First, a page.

Mandarin on the other hand proved to be a challenge being the third language introduced.  But we are fortunate to find a Chinese native speaker to come in twice a week and we later added one on one classoom tutorial on Saturdays. Nowadays, the children are able to understand basic Mandarin conversations, write simple Chinese characters and read pin-yin as well. They love to count in Mandarin, sing, and they think its their special language together. Our goal is  to sustain this with summer immersion in China or Taiwan next year.

Looking back, we are happy that we made this major decision to temporarilly raise our children here.  Their ability to absorb languages easily and develop near-native accents in Filipino and Mandarin is simply amazing.  We had our struggle too — like being away from their Dad for couple of months, adjusting to  the heat and a different way of life, but in the end the benefits outweigh everything.  When I hear them having conversations in Filipino or when my 5 year old told me that the Chinese lady is talking to her son in Mandarin and translated what was said, I can’t help but feel a deep  sense of pride and joy knowing that my children will grow up cognizant of other languages and cultures.  Raising them to be global citizens is one gift we can contribute that hopefully one day, they will be thankful for. 🙂

Grade 1 acceleration

Yesterday was the Summer Exploration culminating activity for the children.  It was a 5 week session where they learn Filipino, Math and Reading.  I thought that was a very enriching activity they did this summer.  Everyday, they come home so excited about what they learned in school 🙂

Ethan’s  Filipino has also progressed rapidly than I anticipated.  Everyday, he has to read a story in Filipino.  At first, he started with a short paragraph then it gets longer and more complicated.  Even I, the Filipino Mom, was surprised to see how difficult some Filipino words can be.  But with my help, he persevered and now he is able to read and understand age-appropriate Filipino stories. So yesterday, I had a chance to talk to the School Directress to find out Ethan’s assessment result.  She said that he is more than ready  —  meaning he will skip a grade this school year (preparatory)  and at 5 years old will start grade 1. We both feel that this is the right educational plan for him, we just need to spend more time in Filipino subject this year. E was proud of himself but at the same time, he feels sad that he’s going to leave behind some of his close friends.  I reassured him that he will meet new friends in his class and it will be okay.  Besides, its a small school so he can still see some of his former classmates.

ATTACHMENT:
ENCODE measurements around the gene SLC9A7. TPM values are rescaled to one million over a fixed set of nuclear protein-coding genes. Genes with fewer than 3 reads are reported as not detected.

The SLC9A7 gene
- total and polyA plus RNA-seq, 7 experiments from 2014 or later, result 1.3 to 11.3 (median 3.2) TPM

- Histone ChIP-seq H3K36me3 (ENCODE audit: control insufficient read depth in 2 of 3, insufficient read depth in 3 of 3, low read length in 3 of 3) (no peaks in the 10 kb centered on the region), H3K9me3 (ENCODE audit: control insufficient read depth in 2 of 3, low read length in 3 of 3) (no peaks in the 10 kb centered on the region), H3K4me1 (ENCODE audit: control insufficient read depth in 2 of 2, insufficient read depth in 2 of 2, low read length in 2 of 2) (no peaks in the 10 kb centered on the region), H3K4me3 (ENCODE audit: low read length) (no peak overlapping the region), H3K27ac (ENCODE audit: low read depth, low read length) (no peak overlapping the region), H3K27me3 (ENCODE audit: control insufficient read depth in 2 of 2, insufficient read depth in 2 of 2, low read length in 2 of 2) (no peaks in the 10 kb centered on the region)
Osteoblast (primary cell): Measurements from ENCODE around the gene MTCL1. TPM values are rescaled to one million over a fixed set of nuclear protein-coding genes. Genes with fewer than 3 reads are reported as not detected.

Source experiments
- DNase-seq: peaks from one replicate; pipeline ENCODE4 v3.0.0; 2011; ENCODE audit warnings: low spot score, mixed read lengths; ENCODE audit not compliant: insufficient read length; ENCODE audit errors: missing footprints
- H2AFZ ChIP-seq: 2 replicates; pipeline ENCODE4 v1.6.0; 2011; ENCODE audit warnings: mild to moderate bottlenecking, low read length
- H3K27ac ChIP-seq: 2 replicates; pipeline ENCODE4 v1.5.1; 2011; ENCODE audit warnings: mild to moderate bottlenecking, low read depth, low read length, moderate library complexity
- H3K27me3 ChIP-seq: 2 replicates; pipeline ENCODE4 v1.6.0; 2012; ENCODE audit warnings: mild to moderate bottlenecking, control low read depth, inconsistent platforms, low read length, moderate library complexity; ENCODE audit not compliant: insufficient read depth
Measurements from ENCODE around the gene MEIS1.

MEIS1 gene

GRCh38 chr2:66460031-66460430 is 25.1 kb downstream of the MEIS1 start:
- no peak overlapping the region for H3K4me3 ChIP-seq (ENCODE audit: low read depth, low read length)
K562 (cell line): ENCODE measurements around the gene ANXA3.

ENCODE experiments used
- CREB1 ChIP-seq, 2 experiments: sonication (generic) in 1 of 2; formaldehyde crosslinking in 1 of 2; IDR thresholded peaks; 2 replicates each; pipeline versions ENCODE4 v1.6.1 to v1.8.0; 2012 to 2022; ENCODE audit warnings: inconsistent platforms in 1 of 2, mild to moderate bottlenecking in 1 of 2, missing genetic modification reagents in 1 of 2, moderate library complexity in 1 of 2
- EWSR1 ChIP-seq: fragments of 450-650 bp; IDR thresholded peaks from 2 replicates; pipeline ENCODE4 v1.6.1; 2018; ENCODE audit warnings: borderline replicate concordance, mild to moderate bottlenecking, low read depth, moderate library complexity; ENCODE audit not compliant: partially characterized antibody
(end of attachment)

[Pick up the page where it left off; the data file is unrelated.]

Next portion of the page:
Kaya on the other hand started reading 3 letter words.  Her writing has improved a lot this summer and she loves to copy words from her favorite stories into her little notebook, an activity that her brother is doing. She is now counting and writing numbers.  Both kids are now speaking comfortably in Filipino and switching between 2 languages gets easier everyday.  My hope is that Mandarin will also be a part of that equation one day.

Being here in the Philippines also brought cultural awareness to the children.  Young as they are now, yet they are aware of the social ills like poverty and homelessness around them.  They know that some children live on the streets and don’t have the same opportunities in life. That’s why they have to be thankful and work hard in school, to do their best in everything they do, to inspire people and to share their blessings. Every time we pass by the overpass going to SM Bacoor, they always ask money or food to give to the street children. In the next few weeks we will get involve with Pen and Paper, a foundation that helps poor children in marginalized areas in the Philippines by distributing pen and paper for this school year.  “Kindness is a language which the deaf can hear and the and the blind can see” ~Mark Twain.